Skip to Main Content
Yarding-method and slash-treatment effects on compaction, humus, and variation in plantation soils.Author(s): Don Minore; Howard G. Weatherly
Source: Res. Note PNW-RN-476. Portland, OR: U.S. Department of Agriculture, Forest Service, Pacific Northwest Research Station. 8 p
Publication Series: Research Note (RN)
Station: Pacific Northwest Research Station
View PDF (260 KB)
DescriptionSoil penetration-resistance and soil-humus frequency were measured on 86 progeny-test plantations in southwestern Oregon to determine the effects of yarding method and slash treatment on soil compaction and humus, and a disturbance index was calculated for each plantation. Compaction and humus loss were more severe on tractor-yarded, machine-piled plantations than on cable-yarded, broadcast-burned plantations. Machine piling and burning of slash did not increase compaction or humus loss significantly more than broadcast burning on tractor-yarded plantations. Within-plantation variation in soil compaction was greater on tractor-yarded, broad-cast-burned plantations than on tractor-yarded plantations from where stumps were removed.
- You may send email to firstname.lastname@example.org to request a hard copy of this publication.
- (Please specify exactly which publication you are requesting and your mailing address.)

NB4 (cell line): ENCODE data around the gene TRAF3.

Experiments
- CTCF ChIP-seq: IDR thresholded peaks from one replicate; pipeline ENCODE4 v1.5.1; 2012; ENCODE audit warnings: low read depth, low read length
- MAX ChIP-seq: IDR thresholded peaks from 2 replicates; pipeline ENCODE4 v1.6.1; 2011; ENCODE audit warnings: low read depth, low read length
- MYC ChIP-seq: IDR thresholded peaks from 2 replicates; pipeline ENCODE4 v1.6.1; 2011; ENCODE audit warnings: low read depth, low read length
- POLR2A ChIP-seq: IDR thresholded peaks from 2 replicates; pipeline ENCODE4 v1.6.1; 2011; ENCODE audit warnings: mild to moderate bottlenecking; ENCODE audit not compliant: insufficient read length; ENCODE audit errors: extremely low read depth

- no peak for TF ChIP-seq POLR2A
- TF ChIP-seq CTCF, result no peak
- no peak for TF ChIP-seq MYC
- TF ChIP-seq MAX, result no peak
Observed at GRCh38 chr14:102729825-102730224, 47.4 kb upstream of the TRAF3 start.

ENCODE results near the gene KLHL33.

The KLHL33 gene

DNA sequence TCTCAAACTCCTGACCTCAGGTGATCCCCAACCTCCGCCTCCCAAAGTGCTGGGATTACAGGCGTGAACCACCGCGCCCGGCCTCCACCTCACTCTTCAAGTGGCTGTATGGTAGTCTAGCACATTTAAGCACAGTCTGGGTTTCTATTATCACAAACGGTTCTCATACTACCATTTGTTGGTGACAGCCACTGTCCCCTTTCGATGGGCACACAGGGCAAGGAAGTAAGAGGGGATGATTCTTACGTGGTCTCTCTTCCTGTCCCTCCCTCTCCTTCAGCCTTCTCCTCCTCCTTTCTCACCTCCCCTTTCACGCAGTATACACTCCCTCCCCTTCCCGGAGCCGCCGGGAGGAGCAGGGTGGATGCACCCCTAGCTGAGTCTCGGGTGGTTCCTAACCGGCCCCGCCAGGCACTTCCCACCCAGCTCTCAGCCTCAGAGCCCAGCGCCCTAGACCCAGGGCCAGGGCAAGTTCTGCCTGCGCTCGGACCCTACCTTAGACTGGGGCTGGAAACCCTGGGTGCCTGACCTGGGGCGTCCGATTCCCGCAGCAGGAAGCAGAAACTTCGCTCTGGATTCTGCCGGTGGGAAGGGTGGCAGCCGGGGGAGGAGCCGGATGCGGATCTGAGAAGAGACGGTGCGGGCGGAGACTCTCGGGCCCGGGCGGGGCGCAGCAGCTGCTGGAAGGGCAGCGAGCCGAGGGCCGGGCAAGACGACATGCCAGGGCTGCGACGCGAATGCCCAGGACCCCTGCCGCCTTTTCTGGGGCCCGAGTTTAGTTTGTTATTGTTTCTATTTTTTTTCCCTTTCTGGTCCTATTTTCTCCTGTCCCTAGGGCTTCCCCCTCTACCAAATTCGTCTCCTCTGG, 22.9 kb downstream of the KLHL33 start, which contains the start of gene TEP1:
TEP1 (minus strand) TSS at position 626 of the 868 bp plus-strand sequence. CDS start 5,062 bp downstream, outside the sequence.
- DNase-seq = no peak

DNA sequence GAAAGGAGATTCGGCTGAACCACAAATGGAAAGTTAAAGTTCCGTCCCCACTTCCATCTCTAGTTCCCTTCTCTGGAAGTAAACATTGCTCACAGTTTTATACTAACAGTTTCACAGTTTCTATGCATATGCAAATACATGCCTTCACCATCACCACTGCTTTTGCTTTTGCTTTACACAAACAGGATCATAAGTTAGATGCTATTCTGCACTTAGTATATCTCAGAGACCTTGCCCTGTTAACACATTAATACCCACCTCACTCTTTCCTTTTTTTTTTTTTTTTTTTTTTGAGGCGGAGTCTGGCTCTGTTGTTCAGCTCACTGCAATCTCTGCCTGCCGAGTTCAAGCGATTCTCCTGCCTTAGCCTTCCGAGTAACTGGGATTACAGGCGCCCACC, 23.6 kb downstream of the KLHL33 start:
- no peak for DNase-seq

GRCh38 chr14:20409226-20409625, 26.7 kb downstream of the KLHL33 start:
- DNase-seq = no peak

- We recommend that you also print this page and attach it to the printout of the article, to retain the full citation information.
- This article was written and prepared by U.S. Government employees on official time, and is therefore in the public domain.
CitationMinore, Don; Weatherly, Howard G. 1988. Yarding-method and slash-treatment effects on compaction, humus, and variation in plantation soils. Res. Note PNW-RN-476. Portland, OR: U.S. Department of Agriculture, Forest Service, Pacific Northwest Research Station. 8 p
KeywordsYarding method, slash treatment, soil compaction, organic matter, disturbance
- Soil and air temperature and biomass after residue treatment.
- Soil compaction after yarding of small-diameter Douglas-fir with a small tractor in southwest Oregon.
- Early survival and height growth of Douglas-fir and lodgepole pine seedlings and variations in site factors following treatment of logging residues.
XML: View XML